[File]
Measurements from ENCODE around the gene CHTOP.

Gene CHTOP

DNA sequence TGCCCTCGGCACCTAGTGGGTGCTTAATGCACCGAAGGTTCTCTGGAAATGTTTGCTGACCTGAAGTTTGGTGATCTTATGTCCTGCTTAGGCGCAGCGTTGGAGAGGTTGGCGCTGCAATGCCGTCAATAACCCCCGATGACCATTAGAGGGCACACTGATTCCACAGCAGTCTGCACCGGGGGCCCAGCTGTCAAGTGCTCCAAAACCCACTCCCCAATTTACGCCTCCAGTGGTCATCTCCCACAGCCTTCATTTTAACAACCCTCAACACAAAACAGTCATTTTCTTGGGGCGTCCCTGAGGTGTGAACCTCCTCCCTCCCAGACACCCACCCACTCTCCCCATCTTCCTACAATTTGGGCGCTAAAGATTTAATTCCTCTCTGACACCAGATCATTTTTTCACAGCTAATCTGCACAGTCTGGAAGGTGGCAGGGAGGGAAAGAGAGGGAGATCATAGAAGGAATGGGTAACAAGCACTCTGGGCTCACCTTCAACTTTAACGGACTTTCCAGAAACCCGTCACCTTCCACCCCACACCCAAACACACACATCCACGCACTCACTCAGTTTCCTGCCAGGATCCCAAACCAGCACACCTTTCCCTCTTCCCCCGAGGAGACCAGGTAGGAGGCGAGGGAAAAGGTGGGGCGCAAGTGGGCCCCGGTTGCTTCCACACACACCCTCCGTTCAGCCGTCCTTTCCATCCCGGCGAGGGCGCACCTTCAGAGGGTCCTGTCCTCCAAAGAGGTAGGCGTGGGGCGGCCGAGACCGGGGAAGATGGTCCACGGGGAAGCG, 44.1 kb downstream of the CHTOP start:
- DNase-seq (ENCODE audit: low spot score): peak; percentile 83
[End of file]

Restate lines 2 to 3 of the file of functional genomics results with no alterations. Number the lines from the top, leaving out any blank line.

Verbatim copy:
Gene CHTOP

DNA sequence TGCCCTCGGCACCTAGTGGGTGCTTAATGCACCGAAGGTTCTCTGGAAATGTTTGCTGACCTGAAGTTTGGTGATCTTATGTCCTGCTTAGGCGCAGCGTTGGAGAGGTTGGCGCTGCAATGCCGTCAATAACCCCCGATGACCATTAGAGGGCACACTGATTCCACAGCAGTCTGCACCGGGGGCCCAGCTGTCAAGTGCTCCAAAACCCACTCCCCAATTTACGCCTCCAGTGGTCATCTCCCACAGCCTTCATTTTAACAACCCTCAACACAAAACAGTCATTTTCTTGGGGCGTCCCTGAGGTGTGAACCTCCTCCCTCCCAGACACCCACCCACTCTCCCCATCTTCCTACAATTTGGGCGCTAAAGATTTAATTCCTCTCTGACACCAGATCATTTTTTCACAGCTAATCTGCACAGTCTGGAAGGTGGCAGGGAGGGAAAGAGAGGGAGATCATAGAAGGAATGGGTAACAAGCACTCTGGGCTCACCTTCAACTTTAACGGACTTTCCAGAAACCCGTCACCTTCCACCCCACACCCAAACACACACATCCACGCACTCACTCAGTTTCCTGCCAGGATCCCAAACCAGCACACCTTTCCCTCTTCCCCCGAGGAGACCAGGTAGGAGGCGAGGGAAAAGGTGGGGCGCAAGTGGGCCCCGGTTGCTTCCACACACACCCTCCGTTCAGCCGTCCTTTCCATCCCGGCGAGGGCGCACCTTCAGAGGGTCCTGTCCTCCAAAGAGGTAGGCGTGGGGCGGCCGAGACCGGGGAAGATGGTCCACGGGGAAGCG, 44.1 kb downstream of the CHTOP start: